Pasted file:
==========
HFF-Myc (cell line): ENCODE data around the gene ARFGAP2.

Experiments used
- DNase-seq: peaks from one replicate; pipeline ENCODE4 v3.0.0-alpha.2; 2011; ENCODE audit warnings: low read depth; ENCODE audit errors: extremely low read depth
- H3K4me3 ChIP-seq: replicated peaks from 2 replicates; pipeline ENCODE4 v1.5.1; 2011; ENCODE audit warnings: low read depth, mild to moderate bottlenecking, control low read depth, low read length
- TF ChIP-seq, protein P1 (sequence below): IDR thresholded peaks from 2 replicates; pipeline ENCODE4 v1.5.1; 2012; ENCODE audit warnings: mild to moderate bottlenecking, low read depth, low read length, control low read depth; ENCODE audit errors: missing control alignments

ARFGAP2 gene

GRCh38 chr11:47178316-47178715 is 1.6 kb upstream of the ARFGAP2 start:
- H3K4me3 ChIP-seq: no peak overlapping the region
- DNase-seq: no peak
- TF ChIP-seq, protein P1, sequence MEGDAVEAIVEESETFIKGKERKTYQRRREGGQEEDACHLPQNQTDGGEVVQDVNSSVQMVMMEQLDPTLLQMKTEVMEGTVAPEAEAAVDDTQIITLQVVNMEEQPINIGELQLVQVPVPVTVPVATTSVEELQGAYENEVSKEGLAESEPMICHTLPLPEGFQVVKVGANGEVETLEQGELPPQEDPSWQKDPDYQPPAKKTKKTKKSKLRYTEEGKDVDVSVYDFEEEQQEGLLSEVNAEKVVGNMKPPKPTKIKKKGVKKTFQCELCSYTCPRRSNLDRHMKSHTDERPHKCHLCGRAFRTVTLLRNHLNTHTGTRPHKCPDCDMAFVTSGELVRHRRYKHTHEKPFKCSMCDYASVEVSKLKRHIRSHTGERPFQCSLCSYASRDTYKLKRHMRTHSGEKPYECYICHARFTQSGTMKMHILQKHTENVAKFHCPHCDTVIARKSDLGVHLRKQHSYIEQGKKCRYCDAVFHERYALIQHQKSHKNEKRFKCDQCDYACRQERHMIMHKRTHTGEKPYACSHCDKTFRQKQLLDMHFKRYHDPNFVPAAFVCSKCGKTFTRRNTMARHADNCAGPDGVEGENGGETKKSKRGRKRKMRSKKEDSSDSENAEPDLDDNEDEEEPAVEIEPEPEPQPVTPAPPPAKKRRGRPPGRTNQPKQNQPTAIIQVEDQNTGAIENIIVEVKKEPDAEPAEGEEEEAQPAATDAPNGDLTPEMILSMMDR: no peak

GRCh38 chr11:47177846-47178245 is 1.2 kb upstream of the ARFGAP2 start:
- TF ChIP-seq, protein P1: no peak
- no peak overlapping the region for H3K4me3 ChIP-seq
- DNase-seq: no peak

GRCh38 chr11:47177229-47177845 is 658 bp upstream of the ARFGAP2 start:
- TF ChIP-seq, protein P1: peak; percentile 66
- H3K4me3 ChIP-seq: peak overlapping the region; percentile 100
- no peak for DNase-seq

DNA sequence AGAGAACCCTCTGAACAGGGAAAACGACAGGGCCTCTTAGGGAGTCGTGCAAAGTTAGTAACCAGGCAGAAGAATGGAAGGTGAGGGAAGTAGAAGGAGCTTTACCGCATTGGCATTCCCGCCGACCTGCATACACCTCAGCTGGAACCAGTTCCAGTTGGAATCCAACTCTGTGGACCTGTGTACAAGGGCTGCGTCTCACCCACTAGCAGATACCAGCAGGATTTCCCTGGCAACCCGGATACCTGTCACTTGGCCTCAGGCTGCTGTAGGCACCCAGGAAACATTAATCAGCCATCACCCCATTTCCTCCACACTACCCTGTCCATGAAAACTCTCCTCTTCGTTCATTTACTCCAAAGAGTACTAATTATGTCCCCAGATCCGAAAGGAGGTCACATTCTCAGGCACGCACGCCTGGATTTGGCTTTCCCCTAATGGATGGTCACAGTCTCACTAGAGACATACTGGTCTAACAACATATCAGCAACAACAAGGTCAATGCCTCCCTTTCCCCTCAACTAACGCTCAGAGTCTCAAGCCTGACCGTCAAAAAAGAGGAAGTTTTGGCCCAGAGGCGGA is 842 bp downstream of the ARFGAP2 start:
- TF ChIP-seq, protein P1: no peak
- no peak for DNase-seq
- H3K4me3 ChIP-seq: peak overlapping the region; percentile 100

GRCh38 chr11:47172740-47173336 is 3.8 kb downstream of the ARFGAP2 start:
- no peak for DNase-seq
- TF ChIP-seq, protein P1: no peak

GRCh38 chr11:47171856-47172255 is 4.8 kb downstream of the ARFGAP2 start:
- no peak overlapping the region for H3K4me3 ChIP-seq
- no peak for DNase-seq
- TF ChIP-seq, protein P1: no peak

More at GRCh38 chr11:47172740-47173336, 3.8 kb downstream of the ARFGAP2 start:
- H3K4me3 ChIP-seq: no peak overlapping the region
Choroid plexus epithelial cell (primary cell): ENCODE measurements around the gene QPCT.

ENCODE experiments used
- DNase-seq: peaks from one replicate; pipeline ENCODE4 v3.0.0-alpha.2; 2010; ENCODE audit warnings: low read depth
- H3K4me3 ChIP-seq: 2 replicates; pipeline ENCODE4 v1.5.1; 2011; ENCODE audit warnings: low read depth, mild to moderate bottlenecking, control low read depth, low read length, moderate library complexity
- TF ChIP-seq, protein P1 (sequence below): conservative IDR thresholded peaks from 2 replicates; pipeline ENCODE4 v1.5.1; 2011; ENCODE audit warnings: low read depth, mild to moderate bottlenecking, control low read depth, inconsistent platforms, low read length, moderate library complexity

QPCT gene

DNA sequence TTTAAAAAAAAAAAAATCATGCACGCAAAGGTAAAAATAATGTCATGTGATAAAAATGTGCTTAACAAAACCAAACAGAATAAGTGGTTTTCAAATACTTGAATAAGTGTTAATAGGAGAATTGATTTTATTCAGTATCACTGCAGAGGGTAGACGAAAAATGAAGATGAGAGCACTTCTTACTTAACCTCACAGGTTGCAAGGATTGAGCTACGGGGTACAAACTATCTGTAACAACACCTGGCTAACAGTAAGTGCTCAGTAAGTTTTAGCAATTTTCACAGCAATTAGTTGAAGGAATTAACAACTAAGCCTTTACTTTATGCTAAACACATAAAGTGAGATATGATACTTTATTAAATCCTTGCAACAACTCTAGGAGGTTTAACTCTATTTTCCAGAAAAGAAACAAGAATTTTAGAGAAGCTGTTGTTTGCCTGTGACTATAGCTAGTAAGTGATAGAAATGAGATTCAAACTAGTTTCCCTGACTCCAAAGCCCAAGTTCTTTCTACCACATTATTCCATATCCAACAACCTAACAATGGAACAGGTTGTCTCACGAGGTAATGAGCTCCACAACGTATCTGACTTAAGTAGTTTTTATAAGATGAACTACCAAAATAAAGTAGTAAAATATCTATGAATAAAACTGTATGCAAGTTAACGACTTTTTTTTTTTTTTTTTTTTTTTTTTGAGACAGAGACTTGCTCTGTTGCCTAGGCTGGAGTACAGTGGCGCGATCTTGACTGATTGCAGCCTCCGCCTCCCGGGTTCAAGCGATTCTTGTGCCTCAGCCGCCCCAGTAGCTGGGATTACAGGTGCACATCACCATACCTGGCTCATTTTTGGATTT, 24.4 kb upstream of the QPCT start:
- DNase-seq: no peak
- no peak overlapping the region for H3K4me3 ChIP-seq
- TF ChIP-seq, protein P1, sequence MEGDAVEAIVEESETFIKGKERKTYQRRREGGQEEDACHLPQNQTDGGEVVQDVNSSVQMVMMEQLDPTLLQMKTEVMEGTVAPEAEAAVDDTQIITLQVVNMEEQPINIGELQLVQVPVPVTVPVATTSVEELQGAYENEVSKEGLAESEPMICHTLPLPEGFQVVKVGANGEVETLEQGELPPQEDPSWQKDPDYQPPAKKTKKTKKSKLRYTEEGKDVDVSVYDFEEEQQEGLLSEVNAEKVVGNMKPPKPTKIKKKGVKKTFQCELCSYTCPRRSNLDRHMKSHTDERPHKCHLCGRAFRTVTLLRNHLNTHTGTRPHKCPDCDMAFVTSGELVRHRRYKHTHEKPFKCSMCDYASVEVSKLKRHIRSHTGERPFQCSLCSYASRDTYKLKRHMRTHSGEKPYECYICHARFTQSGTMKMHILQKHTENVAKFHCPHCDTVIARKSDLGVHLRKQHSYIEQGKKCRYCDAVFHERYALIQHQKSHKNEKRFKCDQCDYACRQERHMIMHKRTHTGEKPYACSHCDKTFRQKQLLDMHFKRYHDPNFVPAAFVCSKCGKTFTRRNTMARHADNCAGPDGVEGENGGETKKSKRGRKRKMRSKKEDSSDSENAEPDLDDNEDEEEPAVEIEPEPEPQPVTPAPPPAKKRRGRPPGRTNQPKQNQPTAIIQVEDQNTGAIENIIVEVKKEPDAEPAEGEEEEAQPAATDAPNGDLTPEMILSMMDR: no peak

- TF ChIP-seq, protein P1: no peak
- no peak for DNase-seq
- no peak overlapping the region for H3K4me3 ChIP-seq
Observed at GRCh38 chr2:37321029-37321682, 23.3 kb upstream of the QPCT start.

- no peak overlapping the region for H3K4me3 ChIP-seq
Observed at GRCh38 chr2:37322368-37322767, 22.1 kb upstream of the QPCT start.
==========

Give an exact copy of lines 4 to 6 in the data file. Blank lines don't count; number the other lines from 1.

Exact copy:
- H3K4me3 ChIP-seq: replicated peaks from 2 replicates; pipeline ENCODE4 v1.5.1; 2011; ENCODE audit warnings: low read depth, mild to moderate bottlenecking, control low read depth, low read length
- TF ChIP-seq, protein P1 (sequence below): IDR thresholded peaks from 2 replicates; pipeline ENCODE4 v1.5.1; 2012; ENCODE audit warnings: mild to moderate bottlenecking, low read depth, low read length, control low read depth; ENCODE audit errors: missing control alignments

ARFGAP2 gene